The Golden State Warriors won their second NBA title in three seasons Monday, this after going 16-1 in the postseason.
So, in review, here are the last three seasons for the Warriors: NBA title, 73 wins, NBA title.
Not bad. Rick Barry doesn’t see Golden State slowing down anytime soon, either.
“There’s no reason why this shouldn’t continue for another five or six years,” the Hall of Famer said on CBS Sports Radio’s Tiki and Tierney. “If all of these guys stay healthy and they stay together, this team will be the team to beat in this decade for sure.”
Believer it or not, Steph Curry, at 29, is the elder statesman of the group. Kevin Durant is 28, and Klay Thompson and Draymond Green are both 27.
More important than age, however, is personality. The Warriors score off-the-charts in selflessness.
“They have quality people who are more concerned about winning than they are about themselves,” Barry said. “When you play a team sport, you have to put your ego in the closet at the start of the season because it’s no longer about you. It’s about what can you do to help his team to be successful? Sometimes you have to make some sacrifices, and this team is willing to do that. I see no reason why this wouldn’t continue.”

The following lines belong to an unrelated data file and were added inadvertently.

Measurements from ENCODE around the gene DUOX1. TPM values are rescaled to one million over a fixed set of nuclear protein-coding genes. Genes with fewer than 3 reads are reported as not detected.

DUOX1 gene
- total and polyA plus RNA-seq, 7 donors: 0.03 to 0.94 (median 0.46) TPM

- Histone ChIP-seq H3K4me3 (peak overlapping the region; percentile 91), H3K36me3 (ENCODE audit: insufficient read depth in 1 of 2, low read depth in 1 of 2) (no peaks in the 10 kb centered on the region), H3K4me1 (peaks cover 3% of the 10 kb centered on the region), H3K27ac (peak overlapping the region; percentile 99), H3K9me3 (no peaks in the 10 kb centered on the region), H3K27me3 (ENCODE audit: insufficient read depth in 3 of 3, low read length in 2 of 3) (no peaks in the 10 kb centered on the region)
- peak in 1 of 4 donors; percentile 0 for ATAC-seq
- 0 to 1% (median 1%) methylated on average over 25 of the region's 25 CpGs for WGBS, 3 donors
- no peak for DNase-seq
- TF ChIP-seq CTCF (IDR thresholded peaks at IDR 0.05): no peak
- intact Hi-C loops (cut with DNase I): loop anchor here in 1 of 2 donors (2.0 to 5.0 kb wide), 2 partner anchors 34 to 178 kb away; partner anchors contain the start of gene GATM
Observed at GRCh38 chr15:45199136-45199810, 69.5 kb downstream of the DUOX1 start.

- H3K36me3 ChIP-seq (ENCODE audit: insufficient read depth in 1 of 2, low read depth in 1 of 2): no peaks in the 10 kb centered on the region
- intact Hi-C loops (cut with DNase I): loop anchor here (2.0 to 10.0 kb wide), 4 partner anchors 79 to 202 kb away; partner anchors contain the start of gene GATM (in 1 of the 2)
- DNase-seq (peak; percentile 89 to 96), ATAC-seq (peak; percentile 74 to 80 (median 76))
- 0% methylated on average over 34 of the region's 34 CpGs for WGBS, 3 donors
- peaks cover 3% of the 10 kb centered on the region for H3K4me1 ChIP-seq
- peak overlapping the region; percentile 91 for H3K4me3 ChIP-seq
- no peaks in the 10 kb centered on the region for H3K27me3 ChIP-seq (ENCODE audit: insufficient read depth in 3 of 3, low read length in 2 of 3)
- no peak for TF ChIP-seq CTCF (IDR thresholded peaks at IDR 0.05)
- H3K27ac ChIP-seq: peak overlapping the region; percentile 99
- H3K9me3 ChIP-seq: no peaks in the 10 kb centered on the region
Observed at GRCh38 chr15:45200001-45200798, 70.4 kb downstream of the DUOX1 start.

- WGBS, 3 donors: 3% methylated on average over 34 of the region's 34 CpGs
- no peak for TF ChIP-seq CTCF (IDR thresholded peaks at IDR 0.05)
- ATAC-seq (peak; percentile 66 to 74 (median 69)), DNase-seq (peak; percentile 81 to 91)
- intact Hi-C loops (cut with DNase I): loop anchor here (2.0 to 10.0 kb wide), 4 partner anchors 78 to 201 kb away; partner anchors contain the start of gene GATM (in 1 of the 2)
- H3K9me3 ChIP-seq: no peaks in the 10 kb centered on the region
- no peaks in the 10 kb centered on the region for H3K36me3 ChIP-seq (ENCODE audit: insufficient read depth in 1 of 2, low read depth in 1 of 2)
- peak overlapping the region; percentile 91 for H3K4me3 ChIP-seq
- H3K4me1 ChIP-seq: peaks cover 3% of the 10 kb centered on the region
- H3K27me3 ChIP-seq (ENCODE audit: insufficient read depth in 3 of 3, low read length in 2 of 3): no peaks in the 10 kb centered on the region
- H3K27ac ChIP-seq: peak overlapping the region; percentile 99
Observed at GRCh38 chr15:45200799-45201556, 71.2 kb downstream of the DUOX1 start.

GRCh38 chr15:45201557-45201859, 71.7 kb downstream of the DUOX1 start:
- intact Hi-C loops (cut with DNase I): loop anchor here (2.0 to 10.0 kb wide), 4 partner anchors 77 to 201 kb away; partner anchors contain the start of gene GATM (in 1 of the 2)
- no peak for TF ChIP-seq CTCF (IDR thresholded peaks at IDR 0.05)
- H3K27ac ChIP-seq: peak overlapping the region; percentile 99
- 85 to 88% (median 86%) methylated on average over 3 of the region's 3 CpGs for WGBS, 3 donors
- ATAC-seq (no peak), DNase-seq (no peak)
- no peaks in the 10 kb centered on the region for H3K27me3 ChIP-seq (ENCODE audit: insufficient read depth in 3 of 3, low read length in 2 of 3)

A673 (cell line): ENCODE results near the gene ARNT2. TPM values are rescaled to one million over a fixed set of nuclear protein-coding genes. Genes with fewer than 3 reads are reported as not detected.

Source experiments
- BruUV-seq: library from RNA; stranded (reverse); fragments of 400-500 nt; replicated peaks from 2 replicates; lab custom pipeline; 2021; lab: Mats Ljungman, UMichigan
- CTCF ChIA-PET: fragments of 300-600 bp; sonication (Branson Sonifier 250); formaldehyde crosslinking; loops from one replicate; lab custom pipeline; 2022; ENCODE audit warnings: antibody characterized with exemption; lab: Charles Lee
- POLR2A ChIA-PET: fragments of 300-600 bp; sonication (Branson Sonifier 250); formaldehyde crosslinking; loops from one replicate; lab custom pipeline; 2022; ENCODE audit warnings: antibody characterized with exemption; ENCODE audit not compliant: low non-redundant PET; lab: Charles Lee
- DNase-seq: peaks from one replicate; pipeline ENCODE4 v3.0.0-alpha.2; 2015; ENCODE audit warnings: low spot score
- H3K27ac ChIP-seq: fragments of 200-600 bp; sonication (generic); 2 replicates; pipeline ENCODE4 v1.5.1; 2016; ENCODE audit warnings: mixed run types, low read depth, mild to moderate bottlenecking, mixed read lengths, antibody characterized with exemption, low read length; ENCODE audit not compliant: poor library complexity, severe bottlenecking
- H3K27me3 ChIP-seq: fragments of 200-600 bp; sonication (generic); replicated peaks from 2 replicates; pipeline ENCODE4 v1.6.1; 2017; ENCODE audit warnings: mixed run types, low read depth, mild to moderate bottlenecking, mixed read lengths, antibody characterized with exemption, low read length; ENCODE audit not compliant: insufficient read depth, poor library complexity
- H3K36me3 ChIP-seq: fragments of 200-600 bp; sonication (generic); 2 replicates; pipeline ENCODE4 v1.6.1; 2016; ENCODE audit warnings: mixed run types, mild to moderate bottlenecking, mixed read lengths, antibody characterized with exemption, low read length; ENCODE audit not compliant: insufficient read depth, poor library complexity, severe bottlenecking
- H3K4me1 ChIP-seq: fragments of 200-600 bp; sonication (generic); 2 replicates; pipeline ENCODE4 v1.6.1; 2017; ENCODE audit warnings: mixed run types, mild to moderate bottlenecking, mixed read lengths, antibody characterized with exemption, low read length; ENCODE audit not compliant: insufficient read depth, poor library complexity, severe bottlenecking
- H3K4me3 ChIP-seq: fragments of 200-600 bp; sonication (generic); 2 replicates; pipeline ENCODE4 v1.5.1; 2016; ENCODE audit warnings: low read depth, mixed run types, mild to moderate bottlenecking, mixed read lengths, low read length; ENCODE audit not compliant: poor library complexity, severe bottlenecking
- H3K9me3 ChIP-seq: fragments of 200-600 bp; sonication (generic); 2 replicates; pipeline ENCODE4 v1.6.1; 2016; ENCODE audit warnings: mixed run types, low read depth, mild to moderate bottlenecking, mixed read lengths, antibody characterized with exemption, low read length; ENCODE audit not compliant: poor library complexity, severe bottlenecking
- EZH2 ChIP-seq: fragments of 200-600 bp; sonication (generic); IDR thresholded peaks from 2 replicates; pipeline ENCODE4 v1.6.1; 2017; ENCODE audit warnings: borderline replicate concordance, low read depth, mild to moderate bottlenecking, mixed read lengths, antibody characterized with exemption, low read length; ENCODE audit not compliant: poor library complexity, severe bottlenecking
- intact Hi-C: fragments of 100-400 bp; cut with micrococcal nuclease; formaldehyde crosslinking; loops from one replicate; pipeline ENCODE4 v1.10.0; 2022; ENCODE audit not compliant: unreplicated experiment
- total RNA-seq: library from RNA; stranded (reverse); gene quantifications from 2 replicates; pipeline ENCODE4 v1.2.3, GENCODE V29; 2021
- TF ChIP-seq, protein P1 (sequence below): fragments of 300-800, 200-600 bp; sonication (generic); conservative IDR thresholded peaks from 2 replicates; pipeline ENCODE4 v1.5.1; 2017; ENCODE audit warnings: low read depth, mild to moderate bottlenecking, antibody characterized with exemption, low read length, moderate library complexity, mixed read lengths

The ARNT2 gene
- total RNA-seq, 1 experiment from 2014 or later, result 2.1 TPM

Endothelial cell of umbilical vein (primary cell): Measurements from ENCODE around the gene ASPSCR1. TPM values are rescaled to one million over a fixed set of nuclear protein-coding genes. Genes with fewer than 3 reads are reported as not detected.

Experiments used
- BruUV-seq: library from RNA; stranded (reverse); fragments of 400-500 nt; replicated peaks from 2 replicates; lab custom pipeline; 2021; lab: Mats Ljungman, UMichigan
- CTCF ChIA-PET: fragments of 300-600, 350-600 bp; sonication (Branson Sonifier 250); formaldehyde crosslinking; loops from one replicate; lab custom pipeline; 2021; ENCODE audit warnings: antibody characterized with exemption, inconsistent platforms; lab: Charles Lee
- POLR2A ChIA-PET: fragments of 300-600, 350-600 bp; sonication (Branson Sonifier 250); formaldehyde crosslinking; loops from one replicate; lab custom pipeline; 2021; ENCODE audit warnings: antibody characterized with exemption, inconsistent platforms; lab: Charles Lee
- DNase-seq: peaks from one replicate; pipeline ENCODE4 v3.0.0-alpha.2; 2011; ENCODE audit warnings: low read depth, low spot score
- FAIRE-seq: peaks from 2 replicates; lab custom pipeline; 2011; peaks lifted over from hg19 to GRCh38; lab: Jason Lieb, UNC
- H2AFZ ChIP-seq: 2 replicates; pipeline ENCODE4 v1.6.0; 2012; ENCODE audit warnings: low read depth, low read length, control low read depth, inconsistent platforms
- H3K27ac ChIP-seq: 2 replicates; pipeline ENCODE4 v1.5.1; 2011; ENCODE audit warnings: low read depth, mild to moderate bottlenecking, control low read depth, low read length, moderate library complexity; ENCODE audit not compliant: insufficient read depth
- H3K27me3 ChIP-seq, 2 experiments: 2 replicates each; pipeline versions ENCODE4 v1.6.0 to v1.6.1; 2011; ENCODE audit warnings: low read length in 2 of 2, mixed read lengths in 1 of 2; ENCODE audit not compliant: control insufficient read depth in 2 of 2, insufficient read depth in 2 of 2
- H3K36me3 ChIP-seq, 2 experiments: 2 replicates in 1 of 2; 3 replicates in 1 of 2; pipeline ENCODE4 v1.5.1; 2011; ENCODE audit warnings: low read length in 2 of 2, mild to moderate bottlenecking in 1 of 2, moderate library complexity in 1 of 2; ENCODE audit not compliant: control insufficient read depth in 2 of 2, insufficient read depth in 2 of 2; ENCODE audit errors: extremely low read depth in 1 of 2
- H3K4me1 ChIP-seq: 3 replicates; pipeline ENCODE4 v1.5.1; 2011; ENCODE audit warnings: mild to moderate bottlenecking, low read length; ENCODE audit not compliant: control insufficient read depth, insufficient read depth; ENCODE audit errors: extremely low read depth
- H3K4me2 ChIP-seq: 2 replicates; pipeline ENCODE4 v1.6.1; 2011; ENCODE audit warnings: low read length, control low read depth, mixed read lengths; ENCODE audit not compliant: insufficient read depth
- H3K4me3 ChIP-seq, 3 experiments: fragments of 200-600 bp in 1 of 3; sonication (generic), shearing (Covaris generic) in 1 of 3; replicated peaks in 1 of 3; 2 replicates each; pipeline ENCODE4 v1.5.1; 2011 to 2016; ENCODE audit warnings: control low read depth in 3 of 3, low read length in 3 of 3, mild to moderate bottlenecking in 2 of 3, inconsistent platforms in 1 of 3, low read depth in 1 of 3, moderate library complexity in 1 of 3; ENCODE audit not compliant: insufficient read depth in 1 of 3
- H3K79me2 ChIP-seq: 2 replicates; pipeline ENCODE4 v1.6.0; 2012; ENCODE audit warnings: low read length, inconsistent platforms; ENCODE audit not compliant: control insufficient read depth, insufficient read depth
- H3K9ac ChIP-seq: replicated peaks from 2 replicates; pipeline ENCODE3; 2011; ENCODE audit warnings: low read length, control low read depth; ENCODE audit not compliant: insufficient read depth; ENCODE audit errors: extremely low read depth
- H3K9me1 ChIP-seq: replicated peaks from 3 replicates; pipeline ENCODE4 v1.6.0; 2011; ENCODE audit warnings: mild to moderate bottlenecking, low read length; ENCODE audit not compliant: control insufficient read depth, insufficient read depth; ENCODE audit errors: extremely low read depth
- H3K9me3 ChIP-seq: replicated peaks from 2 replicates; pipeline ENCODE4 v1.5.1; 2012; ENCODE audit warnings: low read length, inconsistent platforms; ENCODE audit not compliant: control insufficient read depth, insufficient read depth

Thompson, for one, has already said he’d rather be part of history than the go-to guy on a mid-level team.
“He’d rather be on a team that has a chance to win championships than going out there and having to be the guy someplace else,” Barry said. “It’s not about money anymore. They make so much money now. How much money do you need to leave the incredible West? They have a chance to be a part of history. They have a chance to be one of the great teams in the history of professional basketball. I hope that they all stay together and they do that and (that) they’re blessed enough to stay healthy. They’re really fun to watch. I love watching this basketball team play.”
The Warriors showed grit in Game 5. They went from down eight to up 17 in a flash and held off a furious Cavs rally in the fourth quarter to win 129-120. And Durant, who averaged 35.2 points against the Cavs and was named Finals MVP, is finally an NBA champion.
Barry, who was Finals MVP for the Warriors in 1975, had no problem with Durant leaving Oklahoma City for Golden State.
“Absolutely not,” Barry said. “He did what any athlete would do. Your objective is to be a champion. He had an opportunity to go someplace where he was going to better his chances of being a champion. He didn’t need money. He already had great individual accomplishments. And now he gets a chance to be a champion.”